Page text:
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This week, the People’s Commission to Decriminalized Maryland held a virtual press conference to introduce the commission and its mission: To advocate for specific changes to Maryland’s criminal codes to stop the criminal justice system from targeting marginalized communities. You can watch the full presentation below.

As Tara Huffman, Director of OSI’s Criminal and Juvenile Justice Program, said during the press conference, OSI brought advocates and community members together to create the commission because previous task forces and commissions were controlled by politicians rather than the communities affected by these policies. 

“I and others felt it necessary to finish the work and expand the work of these two bodies and do so in a way that, instead of relying on state actors with the support of community leaders, to sort of say which direction our justice system needs to move to flip that and to say, ‘No, it’s the people,'” she said, adding that “everyone who is a member of the commission is someone who has had direct lived experience with the issues that we’re tackling, or they are family members of folks, or they are advocates who have dedicated their lives and their careers to lifting up civil rights and human rights.” You can see a full list of Commission members here.

The press conference was covered by Maryland Matters, the Maryland Daily Record, and the Baltimore Bulletin. The Commission will hold a public information session on July 29th. Register here.

MARYLAND – Maryland residents are demanding change in our system of justice. Six months ago – at the invitation of Open Society Institute-Baltimore, before COVID-19 began ravaging black and brown communities, before the murders of George Floyd, Breonna Taylor, and so many others – a group of Maryland advocates and activists came together to demand fundamental changes to Maryland’s justice system. That effort is the People’s Commission to Decriminalize Maryland.

When we first conceived of this commission over a year ago, we had no idea that COVID-19 would turn all of our worlds upside down. The pandemic has helped to lay bare the multiple ways our laws build or prop up systems of racism and inequity. It has also inspired leaders and regular folk all over the world to rethink what is fair and what is possible. This Commission’s goals are ambitious, and it is needed now more than ever.” Tara Huffman, Director, Criminal and Juvenile Justice Program, Open Society Institute – Baltimore.

The People’s Commission is one of the few statewide efforts that brings together such a diverse community of people, particularly those with direct lived experiences. This growing community includes anti-poverty advocates, harm reduction activists, Black Lives Matter activists, LGBTQ advocates, Sex Work advocates, and many others. The People’s Commission also includes significant representation from youth and young adults, who are often marginalized and tokenized in statewide reform efforts. The People’s Commission recognizes that youth and young adults are Maryland’s future, and it is committed to having youth and young adults in meaningful leadership roles.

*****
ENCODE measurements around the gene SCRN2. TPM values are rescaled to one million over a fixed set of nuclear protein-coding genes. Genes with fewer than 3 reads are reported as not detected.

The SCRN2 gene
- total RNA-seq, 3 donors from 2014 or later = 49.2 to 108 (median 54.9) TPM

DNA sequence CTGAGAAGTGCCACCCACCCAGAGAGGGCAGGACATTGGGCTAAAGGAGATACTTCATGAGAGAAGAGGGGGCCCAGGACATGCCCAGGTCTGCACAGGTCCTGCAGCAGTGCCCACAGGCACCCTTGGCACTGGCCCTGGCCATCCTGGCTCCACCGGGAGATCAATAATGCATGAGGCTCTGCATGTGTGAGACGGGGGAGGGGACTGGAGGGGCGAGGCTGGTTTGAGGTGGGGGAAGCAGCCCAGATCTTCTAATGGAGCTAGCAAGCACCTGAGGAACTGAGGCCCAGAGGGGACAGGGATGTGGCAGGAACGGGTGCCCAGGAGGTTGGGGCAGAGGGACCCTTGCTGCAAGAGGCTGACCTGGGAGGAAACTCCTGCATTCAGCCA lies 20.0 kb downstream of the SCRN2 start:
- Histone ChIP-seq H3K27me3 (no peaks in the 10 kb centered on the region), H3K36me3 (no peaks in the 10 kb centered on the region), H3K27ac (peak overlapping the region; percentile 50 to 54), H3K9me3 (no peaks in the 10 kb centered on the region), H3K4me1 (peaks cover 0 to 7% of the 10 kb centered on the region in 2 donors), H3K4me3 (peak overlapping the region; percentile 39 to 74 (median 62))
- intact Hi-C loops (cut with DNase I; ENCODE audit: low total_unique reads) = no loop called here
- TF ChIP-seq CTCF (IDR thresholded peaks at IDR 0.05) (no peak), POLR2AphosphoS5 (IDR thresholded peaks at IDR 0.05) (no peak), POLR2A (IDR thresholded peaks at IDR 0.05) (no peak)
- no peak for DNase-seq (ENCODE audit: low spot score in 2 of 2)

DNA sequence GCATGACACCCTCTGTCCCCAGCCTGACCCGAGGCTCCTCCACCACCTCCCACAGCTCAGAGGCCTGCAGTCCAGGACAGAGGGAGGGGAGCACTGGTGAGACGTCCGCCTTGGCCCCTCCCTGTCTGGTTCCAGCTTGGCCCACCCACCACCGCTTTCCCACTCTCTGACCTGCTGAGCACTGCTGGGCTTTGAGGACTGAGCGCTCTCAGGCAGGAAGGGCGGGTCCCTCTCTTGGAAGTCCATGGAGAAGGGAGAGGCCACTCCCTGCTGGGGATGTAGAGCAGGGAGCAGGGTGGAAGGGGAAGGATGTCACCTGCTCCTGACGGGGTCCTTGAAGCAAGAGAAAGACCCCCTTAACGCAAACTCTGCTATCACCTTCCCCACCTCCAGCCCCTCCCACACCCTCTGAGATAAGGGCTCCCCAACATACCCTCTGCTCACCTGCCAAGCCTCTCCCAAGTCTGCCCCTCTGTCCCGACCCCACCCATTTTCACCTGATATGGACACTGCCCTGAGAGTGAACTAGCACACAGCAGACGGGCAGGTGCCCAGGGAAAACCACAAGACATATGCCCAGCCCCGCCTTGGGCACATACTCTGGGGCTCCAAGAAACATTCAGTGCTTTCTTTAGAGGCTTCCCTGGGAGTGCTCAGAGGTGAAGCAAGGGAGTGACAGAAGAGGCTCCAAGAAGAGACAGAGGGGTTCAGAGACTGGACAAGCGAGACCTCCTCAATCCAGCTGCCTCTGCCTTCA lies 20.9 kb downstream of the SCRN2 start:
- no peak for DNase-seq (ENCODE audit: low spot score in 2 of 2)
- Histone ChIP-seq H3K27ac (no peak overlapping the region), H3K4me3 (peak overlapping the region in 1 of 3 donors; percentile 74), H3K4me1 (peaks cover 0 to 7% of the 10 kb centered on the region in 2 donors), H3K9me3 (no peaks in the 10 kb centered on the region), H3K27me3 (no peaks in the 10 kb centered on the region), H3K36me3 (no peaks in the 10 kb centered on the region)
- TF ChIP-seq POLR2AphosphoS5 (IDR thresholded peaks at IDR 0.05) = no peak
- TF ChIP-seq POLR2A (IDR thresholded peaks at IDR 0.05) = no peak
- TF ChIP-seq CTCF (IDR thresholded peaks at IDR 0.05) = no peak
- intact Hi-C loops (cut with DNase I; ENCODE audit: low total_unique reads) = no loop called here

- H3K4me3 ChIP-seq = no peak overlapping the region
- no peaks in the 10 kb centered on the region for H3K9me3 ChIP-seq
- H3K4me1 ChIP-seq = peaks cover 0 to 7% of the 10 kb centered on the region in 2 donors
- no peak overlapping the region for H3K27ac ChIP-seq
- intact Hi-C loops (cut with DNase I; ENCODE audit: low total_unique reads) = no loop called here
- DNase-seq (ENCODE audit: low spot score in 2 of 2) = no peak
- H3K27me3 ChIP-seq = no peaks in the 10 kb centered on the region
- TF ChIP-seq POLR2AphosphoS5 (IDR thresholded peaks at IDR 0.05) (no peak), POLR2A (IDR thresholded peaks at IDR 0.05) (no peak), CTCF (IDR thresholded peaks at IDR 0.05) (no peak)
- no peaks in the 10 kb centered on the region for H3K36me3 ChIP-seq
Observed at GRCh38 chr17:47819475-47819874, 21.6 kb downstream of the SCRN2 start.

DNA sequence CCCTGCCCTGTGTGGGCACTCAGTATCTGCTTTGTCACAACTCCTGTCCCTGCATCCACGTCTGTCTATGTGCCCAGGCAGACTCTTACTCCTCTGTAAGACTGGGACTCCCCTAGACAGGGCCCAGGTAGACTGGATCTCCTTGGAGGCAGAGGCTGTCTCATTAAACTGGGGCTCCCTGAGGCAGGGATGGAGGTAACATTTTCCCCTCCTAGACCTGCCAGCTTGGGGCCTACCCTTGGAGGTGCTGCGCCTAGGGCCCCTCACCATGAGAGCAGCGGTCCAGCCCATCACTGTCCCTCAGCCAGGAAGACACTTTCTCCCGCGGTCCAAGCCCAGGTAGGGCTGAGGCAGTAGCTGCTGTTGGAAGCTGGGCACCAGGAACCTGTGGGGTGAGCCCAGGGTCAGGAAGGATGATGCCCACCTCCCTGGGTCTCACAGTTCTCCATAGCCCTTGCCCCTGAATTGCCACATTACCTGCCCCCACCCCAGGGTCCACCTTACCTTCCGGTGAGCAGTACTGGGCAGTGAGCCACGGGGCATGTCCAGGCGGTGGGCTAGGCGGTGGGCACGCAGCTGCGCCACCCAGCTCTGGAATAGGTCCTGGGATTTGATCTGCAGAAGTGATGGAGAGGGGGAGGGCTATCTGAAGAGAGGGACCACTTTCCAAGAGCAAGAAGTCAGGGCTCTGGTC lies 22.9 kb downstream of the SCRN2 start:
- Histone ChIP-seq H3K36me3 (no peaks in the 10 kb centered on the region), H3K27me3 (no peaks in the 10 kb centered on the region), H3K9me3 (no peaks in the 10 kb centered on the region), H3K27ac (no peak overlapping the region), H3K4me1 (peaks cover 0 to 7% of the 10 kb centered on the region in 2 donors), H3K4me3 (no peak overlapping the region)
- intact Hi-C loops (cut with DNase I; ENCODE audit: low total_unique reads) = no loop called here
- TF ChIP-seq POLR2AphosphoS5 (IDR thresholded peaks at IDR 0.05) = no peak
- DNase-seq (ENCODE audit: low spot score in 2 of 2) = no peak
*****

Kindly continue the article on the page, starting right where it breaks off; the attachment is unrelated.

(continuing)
Maryland is fortunate to have the People’s Commission as a space where citizens can decide what it will take to dismantle laws and policies that have criminalized and marginalized so many groups for so long. I am honored to be part of this reform movement, and the work that lies ahead,” said Kendra Marsh, Chair of the People’s Commission Youth Workgroup.

The People’s Commission was established for the express purpose to reduce the disparate impact of the justice system on youth and adults who have been historically targeted and marginalized by local and state criminal and juvenile laws based on their race, gender, disability or socio-economic status. To this end, the core work of the Commission is to examine Maryland’s legal codes to understand the ways in which Maryland’s criminal laws reinforce structural racism and inequality. The Commission’s initial findings will be presented in a public report in time for Maryland’s next legislative session.

“As our nation examines the role of law enforcement in our communities, we must also critically analyze the laws they are tasked to enforce. Our current laws criminalize and marginalize people who use drugs, creating additional barriers to accessing care, and ripping communities apart through over-policing, imprisonment, and escalating overdose fatalities, all which disproportionately impact communities of color.  I’m proud to be working with the People’s Commission to critically analyze our State Code and work toward a more just set of laws that enable people to live their lives without fear of police interference.” Tricia Christensen, Policy Manager, Baltimore Harm Reduction Coalition and Drug Policy Workgroup Lead.

The People’s Commission believes that legal tools such as state and local criminal codes should work to serve all members of the community. Ultimately, the goal of the Commission is to dramatically reduce the number of unnecessary and unjust arrests and prosecutions, and disrupt the ability of any one person or system to use Maryland’s criminal codes to target and incarcerate those who don’t fit the norms of white dominant culture.

The People’s Commission will be holding an informational webinar on Wednesday, July 29, 2020 from 3-5pm EST to introduce the commission and outline next steps, which include regional listening sessions in the early Fall.  To register for the webinar, please click here.

For a list of participating organizations, click here.


The People’s Commission is a Maryland-based coalition of justice reform leaders committed to repealing and replacing laws that blatantly target and criminalize people based on race, gender, economic status or disability.

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